The Help, and The Curious Case of Benjamin Button
I want to talk about the two films which I cannot get out my mind at the moment:
Two years ago, I read this wonderful book about a writer interviewing coloured maids in Mississippi in 1961. I was so moved I’d even written a review about it.
Since August this year, this has been made into a movie and is apparently a bit hit in the US box office. It is finally in the UK cinema as well! Ohhhh shall I spend an astronomical amount to go to the overpriced cinema, or should I just download it? Question of the century, it seems!
I’ve recently watched an old-ish film, The Curious Case of Benjamin Button, directed by David Fincher, where the main character borns old and dies young. (Yes I know, this is the most appallingly over-abstracted explanation of the 2h50m film ever.)
There is a wonderful review on this(albeit in Korean) The cast is quite amazing with Brad Pitt and Cate Blanchett as main characters as well as Dakota Fanning’s sister Elle Fanning as young Blanchett and Shiloh Nouvel Jolie Pitt, acting(, or just being, as in real life) Brad Pitt’s new-born baby.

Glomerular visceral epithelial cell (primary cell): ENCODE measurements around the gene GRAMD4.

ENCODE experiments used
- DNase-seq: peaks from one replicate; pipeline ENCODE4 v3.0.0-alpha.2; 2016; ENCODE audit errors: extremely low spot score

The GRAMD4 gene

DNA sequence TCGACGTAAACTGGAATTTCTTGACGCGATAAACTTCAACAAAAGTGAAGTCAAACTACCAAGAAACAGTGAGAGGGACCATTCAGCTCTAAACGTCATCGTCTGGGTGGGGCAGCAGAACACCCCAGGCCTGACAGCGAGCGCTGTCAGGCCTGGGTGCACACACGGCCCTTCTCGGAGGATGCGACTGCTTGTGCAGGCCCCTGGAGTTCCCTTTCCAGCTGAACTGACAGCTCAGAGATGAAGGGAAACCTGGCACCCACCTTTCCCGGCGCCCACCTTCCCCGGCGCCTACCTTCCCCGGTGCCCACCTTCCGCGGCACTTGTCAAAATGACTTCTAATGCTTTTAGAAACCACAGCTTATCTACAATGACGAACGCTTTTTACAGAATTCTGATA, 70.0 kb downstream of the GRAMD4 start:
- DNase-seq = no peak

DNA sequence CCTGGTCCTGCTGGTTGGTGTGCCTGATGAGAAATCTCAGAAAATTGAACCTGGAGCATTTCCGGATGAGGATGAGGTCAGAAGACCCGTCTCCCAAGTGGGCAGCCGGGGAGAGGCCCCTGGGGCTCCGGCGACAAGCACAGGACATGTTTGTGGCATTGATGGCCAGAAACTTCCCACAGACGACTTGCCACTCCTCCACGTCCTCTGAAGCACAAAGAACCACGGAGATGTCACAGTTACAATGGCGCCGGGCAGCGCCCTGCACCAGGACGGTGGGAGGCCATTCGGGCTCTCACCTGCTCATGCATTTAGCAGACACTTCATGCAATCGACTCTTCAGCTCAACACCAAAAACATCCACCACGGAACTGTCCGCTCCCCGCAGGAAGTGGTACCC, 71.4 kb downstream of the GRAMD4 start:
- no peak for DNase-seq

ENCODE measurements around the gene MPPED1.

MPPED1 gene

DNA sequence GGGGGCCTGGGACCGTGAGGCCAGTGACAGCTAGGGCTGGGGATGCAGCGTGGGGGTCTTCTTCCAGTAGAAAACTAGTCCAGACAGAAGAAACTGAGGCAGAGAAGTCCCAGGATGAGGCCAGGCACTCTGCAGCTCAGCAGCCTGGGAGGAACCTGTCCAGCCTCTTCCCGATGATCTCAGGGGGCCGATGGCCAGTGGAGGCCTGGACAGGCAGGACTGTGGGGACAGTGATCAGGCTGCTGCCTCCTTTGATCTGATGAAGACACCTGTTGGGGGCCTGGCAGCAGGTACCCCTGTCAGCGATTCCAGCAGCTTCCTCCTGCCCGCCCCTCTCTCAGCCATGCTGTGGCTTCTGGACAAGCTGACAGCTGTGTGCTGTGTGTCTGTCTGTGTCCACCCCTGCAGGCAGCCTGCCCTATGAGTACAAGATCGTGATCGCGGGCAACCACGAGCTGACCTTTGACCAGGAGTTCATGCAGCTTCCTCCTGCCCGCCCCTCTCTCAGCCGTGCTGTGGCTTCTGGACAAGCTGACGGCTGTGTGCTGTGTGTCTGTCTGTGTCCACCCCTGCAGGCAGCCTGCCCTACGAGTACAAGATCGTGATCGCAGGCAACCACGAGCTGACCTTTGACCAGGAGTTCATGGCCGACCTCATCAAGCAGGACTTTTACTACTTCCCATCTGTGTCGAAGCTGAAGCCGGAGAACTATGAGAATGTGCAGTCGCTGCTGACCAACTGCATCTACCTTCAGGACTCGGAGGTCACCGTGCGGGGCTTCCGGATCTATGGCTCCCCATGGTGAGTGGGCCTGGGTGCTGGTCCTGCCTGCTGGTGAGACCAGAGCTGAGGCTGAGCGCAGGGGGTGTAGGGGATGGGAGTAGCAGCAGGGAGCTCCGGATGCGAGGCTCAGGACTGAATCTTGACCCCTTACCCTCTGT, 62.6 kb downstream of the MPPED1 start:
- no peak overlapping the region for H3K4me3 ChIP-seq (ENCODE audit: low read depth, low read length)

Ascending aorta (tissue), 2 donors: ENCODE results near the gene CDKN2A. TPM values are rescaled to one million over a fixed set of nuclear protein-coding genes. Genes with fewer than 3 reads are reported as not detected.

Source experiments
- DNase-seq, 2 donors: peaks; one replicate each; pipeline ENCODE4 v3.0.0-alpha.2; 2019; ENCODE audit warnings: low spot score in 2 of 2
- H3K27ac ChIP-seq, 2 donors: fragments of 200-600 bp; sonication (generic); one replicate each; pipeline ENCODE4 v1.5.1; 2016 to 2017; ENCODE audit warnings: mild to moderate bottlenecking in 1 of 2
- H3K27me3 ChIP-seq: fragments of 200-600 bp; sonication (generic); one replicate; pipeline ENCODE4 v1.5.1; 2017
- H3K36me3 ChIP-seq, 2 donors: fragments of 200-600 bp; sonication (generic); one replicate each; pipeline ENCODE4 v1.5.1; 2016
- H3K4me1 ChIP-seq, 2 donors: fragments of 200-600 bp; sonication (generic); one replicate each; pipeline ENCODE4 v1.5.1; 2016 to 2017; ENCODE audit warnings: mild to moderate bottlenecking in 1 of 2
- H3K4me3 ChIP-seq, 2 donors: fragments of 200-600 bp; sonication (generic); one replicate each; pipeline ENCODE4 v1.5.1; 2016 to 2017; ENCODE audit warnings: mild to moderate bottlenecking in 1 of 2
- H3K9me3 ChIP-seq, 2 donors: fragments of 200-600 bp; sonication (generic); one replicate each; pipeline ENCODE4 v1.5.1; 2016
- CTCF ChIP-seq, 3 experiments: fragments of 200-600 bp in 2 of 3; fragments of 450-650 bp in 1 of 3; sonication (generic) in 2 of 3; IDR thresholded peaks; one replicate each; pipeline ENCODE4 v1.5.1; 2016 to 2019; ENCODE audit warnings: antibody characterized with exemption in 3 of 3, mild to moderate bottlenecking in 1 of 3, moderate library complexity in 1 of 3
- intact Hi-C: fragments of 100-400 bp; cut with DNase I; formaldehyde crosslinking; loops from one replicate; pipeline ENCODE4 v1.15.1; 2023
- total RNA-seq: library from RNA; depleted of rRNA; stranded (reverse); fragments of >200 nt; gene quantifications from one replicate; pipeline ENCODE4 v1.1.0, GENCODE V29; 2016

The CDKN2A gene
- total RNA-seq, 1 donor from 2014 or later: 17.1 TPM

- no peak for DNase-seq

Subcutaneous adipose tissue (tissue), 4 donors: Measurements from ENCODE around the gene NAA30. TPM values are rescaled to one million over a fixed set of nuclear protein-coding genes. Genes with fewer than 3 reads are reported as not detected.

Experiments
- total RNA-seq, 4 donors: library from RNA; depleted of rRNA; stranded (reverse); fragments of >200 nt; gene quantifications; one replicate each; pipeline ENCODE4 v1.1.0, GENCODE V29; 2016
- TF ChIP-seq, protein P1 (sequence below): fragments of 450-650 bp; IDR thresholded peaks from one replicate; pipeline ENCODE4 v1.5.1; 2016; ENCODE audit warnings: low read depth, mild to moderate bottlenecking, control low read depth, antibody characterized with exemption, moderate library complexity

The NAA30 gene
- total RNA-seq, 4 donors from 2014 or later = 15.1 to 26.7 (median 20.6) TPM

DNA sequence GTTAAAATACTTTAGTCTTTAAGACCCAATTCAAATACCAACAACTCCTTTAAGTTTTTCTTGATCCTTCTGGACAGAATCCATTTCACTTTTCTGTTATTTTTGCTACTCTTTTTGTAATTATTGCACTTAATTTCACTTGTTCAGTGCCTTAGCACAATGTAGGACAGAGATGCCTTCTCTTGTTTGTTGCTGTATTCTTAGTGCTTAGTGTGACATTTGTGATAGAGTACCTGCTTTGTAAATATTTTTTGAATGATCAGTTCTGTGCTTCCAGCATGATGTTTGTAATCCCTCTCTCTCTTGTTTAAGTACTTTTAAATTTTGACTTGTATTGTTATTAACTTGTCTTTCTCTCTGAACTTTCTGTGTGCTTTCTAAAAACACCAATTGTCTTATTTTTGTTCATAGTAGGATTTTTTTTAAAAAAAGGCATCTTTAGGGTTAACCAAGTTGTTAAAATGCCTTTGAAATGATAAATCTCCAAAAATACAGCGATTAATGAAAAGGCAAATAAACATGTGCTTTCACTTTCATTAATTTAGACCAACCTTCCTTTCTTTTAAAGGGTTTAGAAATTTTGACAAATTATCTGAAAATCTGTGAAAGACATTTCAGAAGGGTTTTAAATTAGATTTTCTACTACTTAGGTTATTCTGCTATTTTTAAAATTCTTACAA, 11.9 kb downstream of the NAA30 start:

The film creates a very peculiar and indirect sensation which might be summarised as a mixture of sadness and awe for the miracle of life, and how blessed we are to be able to grow old in the right sequence of time. It also made me think about the way old people revert to a child’s mentality, thus enjoying small things in life just like Benjamin Button did in his childhood. It was strangely sad that Button grew young and could not remember all the things that had happened in his very long life, and his lover, now a very old lady, had to cuddle him in her arms as he turned into a tiny baby, about to draw his final breath. It was a beautiful film, with the story very realistic despite its totally unrealistic setting.